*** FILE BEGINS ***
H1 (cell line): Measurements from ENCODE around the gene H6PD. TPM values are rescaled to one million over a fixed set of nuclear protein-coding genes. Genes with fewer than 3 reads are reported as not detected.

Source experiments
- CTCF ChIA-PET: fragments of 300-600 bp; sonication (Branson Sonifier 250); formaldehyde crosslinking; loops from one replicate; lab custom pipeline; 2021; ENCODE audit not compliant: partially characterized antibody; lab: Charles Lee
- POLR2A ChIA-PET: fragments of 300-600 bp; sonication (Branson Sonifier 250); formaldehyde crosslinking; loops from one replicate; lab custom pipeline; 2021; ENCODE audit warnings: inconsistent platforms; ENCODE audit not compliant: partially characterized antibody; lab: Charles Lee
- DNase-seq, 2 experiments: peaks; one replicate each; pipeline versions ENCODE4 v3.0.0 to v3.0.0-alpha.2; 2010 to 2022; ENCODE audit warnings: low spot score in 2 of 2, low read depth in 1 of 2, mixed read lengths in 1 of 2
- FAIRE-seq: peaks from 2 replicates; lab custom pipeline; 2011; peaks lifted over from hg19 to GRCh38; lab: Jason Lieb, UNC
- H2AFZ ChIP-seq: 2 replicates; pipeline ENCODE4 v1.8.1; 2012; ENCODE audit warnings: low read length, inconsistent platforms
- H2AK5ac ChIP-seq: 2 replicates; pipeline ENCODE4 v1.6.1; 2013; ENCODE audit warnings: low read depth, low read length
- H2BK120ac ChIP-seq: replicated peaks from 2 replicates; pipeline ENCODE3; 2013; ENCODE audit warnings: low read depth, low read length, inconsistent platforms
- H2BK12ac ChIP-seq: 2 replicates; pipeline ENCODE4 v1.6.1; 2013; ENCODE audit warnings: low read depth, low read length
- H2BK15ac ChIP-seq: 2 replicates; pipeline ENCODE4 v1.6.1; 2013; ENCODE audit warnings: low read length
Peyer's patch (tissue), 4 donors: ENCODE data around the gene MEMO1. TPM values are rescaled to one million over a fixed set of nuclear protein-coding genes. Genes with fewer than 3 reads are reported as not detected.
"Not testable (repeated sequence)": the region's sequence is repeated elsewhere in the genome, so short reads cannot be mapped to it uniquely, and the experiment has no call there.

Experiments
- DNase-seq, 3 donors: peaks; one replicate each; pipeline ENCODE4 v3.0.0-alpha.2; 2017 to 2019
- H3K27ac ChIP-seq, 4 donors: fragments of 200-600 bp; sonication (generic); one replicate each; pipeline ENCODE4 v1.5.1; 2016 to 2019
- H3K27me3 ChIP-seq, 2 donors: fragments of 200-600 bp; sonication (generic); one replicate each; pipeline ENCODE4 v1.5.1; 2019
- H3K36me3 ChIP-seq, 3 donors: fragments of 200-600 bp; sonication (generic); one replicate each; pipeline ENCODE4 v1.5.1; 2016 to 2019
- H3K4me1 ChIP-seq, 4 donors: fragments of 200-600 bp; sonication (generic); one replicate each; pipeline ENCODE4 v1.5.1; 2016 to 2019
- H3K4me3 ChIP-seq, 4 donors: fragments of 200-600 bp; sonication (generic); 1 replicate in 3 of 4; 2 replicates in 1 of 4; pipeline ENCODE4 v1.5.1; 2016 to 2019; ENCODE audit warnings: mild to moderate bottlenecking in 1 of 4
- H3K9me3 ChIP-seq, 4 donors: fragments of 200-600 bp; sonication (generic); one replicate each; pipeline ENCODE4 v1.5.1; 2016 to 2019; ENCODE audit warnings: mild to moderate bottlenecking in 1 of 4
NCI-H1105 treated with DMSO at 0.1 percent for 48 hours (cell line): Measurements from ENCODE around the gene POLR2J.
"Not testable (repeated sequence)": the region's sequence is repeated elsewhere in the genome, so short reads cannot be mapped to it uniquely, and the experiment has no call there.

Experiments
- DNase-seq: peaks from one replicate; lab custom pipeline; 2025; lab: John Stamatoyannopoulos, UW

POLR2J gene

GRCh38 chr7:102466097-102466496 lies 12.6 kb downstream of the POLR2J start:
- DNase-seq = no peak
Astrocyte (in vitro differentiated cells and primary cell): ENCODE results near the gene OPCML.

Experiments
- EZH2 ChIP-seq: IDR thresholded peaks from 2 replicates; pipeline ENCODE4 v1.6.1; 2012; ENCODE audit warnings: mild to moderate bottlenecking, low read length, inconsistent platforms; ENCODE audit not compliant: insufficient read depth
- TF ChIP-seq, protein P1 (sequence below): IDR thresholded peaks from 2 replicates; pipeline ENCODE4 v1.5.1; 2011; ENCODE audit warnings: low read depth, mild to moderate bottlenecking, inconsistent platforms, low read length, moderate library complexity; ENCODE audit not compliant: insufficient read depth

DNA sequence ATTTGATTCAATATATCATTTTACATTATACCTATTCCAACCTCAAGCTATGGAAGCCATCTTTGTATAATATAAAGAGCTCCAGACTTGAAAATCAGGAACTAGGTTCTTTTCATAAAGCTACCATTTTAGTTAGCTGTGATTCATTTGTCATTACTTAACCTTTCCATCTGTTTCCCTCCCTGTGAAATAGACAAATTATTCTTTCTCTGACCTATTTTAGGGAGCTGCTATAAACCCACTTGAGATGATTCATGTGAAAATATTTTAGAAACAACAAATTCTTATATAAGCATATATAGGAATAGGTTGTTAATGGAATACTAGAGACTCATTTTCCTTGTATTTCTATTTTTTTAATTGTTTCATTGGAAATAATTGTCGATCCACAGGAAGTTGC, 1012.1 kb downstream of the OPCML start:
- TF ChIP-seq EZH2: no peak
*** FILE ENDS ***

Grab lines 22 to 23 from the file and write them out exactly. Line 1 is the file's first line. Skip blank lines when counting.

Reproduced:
NCI-H1105 treated with DMSO at 0.1 percent for 48 hours (cell line): Measurements from ENCODE around the gene POLR2J.
"Not testable (repeated sequence)": the region's sequence is repeated elsewhere in the genome, so short reads cannot be mapped to it uniquely, and the experiment has no call there.